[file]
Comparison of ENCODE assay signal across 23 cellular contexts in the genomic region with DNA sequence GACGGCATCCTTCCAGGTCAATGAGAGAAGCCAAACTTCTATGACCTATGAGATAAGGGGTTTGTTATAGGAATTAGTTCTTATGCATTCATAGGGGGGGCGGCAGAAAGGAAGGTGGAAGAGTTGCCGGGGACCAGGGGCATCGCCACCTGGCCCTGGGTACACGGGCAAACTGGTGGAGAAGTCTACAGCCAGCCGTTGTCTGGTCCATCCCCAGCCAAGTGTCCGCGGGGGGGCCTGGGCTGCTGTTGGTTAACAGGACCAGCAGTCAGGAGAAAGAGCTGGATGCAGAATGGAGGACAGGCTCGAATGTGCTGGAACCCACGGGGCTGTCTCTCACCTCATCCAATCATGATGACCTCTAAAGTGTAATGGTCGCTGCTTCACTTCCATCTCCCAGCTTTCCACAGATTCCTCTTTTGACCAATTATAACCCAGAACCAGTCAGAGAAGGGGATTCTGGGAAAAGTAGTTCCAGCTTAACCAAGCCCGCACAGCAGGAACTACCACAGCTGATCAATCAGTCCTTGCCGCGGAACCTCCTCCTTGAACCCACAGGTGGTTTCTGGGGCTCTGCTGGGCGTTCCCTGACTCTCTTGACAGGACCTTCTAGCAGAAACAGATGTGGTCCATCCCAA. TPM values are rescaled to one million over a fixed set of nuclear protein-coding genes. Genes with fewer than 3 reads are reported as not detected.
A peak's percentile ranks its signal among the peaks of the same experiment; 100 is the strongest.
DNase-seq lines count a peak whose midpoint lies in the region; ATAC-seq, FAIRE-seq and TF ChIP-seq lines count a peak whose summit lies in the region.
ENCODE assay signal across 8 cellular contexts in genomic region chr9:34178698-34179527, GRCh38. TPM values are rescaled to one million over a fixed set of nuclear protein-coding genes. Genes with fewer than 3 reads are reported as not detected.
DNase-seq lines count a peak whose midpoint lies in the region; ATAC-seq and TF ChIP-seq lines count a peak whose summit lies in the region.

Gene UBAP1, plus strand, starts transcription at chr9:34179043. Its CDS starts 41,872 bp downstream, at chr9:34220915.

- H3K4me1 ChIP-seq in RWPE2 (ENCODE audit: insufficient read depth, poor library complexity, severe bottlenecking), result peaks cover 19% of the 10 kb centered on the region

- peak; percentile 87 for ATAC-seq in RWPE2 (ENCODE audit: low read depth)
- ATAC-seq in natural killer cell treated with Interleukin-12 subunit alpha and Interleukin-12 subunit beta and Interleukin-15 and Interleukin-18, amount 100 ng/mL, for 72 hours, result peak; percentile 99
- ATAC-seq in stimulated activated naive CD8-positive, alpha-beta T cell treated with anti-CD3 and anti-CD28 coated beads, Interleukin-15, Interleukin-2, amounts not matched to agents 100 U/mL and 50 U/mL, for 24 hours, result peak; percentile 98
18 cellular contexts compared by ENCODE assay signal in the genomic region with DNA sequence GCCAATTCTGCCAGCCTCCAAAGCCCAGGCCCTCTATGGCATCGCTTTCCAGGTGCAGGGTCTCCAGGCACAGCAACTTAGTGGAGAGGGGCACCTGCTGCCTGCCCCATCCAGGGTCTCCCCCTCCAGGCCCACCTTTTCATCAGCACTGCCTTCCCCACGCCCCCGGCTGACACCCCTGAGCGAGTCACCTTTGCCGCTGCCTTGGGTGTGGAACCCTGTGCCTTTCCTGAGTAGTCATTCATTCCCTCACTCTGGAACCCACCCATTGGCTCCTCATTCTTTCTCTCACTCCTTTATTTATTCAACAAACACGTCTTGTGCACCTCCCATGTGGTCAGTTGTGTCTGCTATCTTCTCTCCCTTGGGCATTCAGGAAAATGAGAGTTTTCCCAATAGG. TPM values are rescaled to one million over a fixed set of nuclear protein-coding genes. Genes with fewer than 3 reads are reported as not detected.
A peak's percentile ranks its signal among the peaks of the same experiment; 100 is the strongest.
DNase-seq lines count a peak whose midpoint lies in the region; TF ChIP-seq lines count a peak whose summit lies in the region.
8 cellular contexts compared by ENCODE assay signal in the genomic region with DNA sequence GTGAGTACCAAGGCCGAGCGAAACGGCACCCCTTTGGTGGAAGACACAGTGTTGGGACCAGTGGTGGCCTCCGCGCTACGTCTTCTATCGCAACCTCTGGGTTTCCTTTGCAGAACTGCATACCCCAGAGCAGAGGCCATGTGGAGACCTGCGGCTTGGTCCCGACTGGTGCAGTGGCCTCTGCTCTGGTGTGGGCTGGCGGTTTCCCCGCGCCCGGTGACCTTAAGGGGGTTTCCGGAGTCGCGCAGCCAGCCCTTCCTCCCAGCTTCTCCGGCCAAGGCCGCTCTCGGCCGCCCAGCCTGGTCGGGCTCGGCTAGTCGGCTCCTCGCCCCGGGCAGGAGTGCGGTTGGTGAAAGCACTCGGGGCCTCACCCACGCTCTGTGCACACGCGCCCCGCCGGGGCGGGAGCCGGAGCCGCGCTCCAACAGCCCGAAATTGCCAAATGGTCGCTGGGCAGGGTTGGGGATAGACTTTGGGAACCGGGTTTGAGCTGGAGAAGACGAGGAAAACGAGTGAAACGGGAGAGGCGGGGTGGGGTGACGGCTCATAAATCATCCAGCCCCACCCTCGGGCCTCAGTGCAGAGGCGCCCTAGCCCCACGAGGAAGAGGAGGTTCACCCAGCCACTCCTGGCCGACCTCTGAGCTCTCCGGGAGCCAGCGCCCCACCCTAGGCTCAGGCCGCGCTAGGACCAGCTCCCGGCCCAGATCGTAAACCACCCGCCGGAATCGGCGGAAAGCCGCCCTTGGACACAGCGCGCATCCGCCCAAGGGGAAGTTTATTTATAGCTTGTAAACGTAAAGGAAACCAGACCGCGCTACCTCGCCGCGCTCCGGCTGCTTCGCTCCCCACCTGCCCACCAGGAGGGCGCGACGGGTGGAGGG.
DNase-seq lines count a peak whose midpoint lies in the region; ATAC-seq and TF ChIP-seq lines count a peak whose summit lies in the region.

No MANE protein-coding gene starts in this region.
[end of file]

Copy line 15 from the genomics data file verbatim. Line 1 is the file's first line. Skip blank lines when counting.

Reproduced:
DNase-seq lines count a peak whose midpoint lies in the region; ATAC-seq and TF ChIP-seq lines count a peak whose summit lies in the region.